The Alberta government called for the National Energy Board's conditional approval for Enbridge's controversial Northern Gateway oil pipeline, but flashpoints linger around environmental issues, First Nations' rights and the economic benefit the megaproject brings to British Columbia.
On Thursday, releasing its decision, the federal agency's joint review panel found that Gateway- a $6.5-billion line which would transport oil sands crude to the B. C. coast for shipment to Asia - would be economically beneficial to Canada.
It mentioned, no significant adverse environmental effects will be caused due to this development with the exception of "low end" impacts on woodland caribou and grizzly bears.
However, the report contains 209 conditions for approval, including requiring Enbridge to have a marine mammal protection plan, a research program on the cleanup of heavy oil and $950 million in liability coverage for oil spills.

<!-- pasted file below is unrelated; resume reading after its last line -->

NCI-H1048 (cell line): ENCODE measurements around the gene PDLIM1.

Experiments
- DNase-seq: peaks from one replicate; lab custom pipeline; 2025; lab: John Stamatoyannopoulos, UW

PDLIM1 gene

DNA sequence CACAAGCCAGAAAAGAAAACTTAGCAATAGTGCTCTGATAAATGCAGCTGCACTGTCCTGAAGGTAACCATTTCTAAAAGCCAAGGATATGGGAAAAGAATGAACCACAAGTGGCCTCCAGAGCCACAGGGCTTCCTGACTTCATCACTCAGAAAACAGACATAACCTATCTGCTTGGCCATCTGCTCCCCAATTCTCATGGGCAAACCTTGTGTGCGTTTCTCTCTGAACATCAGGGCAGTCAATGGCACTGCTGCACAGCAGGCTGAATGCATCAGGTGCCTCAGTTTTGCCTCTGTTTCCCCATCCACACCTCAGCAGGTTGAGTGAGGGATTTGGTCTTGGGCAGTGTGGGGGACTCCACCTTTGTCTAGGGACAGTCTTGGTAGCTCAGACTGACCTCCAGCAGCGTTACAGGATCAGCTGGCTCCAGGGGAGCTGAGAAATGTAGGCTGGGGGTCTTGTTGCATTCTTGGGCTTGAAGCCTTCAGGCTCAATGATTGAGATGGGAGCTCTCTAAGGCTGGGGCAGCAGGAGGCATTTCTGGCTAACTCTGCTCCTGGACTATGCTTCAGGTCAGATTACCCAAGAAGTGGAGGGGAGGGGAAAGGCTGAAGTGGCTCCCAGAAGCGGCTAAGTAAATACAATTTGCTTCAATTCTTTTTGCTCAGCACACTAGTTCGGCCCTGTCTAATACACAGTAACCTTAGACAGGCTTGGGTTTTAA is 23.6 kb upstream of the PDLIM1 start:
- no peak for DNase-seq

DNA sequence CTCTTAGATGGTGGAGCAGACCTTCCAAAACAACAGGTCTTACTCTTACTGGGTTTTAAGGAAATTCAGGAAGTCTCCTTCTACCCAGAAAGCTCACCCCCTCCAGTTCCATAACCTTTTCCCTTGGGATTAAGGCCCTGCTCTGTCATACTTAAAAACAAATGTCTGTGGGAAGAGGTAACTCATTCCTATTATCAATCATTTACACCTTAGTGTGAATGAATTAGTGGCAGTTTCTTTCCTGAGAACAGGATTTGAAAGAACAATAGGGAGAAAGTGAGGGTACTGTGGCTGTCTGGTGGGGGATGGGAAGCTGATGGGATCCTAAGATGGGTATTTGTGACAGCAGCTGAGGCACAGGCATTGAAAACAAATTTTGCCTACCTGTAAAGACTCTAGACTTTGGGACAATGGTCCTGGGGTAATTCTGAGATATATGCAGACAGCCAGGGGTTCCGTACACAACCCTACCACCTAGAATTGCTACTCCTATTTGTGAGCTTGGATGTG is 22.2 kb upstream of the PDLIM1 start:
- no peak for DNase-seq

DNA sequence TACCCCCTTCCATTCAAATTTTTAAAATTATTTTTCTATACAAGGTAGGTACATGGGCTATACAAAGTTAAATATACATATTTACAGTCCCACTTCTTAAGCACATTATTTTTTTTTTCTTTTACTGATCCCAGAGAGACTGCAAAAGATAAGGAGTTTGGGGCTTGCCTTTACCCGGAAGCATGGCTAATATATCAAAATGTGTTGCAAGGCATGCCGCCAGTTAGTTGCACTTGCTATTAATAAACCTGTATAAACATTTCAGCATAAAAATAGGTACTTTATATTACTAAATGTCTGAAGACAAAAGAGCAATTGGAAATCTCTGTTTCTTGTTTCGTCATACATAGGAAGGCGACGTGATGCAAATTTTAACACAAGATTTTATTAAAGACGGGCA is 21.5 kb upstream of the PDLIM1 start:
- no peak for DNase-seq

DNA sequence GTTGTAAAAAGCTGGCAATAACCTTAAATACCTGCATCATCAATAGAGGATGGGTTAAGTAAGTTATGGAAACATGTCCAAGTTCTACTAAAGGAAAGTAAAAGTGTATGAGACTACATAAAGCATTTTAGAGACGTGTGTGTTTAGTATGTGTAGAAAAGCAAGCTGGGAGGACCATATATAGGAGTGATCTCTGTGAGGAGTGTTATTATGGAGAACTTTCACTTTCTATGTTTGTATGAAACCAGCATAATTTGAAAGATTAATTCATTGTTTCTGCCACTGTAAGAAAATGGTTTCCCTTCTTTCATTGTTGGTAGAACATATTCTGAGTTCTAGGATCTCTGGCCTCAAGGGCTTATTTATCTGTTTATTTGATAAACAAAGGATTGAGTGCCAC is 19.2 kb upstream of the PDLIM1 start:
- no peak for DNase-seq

The three-member panel led by chair Sheila Leggett said, "We find that the project's potential benefits for Canada and Canadians outweigh the potential burdens and risks."
The issue will now go to the federal Conservative cabinet, which has 180 days to deliver the final decision on the project.
Diana McQueen, Provincial Energy Minister said the release of the report was a "great day" for Alberta, which is desperately looking towards opening new markets other than the United States to gain better prices for its landlocked energy resources. She said from Edmonton, "This is a major project for us to make sure we can reach other markets in Asia."
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